Feb. 19, 2013 -- New research suggests that caffeine is linked to low-birth-weight babies and that drinking coffee is linked to a longer pregnancy.
The report suggests that drinking 200-300 milligrams of caffeine per day raised the risk of a baby being born small by between 27% and 62%.
Smaller babies have higher risks of certain health problems, and the researchers say recommendations on safe limits need to be reconsidered.
Baby Eats What Mom Eats
Everything the mom-to-be eats and drinks potentially gets through to the growing baby. That's why health organizations set recommendations for limits on things like alcohol and caffeine in pregnancy.
Along with nutrients and oxygen, caffeine passes from the placenta to the baby. However, the effect isn't the same on a baby as it is in adults.
The American College of Obstetricians and Gynecologists recommends limiting caffeine to 200 milligrams per day. That’s equal to two 8-ounce cups of brewed coffee. Caffeine levels may be stronger in coffee bought at a coffee house.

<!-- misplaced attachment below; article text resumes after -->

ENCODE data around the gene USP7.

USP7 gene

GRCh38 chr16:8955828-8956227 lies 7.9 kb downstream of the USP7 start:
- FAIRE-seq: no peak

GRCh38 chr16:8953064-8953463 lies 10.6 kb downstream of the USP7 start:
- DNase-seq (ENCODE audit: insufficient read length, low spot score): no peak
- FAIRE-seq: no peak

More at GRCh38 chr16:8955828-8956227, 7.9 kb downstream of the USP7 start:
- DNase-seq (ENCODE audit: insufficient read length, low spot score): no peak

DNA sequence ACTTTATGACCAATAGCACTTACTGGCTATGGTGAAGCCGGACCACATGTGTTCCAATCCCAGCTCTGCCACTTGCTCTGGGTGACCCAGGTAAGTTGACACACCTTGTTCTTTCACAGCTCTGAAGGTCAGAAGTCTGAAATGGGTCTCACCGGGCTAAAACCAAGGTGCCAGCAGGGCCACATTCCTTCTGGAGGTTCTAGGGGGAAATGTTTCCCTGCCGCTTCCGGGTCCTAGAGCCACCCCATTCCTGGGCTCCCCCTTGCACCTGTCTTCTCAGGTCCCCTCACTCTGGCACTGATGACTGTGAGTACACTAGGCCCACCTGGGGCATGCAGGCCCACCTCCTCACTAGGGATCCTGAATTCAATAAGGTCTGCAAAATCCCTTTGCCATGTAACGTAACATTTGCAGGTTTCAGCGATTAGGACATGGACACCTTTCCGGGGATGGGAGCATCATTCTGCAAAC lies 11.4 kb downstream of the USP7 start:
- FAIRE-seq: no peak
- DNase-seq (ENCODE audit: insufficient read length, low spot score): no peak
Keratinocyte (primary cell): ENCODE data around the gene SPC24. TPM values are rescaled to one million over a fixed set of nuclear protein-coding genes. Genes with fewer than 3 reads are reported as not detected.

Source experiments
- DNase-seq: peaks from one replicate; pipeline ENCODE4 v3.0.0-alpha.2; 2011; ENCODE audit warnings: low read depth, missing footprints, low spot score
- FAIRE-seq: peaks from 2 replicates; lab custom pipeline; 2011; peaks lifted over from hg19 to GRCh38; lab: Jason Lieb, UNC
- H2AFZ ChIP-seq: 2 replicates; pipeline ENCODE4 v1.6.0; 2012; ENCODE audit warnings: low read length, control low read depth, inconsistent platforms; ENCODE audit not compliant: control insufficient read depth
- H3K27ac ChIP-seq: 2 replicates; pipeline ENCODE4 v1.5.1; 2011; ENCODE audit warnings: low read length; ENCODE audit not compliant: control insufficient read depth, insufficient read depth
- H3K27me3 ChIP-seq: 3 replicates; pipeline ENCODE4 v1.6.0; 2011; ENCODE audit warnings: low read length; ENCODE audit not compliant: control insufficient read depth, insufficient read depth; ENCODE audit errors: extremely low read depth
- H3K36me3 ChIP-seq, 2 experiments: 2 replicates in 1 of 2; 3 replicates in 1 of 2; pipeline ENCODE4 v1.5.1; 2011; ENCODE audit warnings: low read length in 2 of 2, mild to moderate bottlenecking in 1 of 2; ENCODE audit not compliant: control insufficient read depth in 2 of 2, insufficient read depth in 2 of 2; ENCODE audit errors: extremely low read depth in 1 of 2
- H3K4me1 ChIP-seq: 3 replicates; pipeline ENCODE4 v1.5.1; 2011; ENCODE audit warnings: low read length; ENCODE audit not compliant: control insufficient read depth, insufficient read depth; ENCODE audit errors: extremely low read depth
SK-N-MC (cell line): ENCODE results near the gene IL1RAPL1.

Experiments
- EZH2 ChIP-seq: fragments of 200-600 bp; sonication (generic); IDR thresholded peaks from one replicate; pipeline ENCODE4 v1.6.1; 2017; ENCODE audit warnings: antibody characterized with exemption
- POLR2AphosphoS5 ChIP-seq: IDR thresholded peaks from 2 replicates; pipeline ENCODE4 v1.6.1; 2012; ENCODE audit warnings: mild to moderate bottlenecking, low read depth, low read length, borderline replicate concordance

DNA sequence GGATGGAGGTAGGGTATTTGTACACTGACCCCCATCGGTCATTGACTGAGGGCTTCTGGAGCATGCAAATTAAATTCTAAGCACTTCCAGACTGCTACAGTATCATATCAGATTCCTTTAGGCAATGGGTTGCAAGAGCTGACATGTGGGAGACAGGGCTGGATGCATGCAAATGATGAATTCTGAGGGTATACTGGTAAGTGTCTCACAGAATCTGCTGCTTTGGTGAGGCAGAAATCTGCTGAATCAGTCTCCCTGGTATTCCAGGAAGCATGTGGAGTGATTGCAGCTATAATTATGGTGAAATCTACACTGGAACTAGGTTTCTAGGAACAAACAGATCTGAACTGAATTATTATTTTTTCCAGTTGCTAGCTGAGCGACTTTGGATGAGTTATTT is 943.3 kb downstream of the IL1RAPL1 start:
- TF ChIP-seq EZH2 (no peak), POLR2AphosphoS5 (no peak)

Caffeine is also found in tea, colas, energy drinks, and chocolate.
For the new research, published in the journal BMC Medicine, researchers looked at information about diets and birth details of about 60,000 pregnancies over 10 years.
All sources of caffeine were monitored in the study.
In a news release, researcher Verena Sengpiel, MD, from Sahlgrenska University Hospital in Sweden, says, "In this study we found no association between either total caffeine or coffee caffeine and preterm delivery, but we did find an association between caffeine and SGA [small for gestational age]."
The source of caffeine also seemed to make a difference. Women who daily had 100 milligrams of caffeine in general increased the length of their pregnancy by five hours. However, caffeine from coffee was found to add eight hours overall from drinking 100 milligrams a day.
Sengpiel says the study shows that the guidelines should be looked at again.
So what should a coffee-loving pregnant woman with concerns do?
"Good advice would be to keep it to a minimum,” says Pat O’Brien, MD, a spokesman for the Royal College of Obstetricians and Gynaecologists in the U.K. “One or a maximum of two cups a day."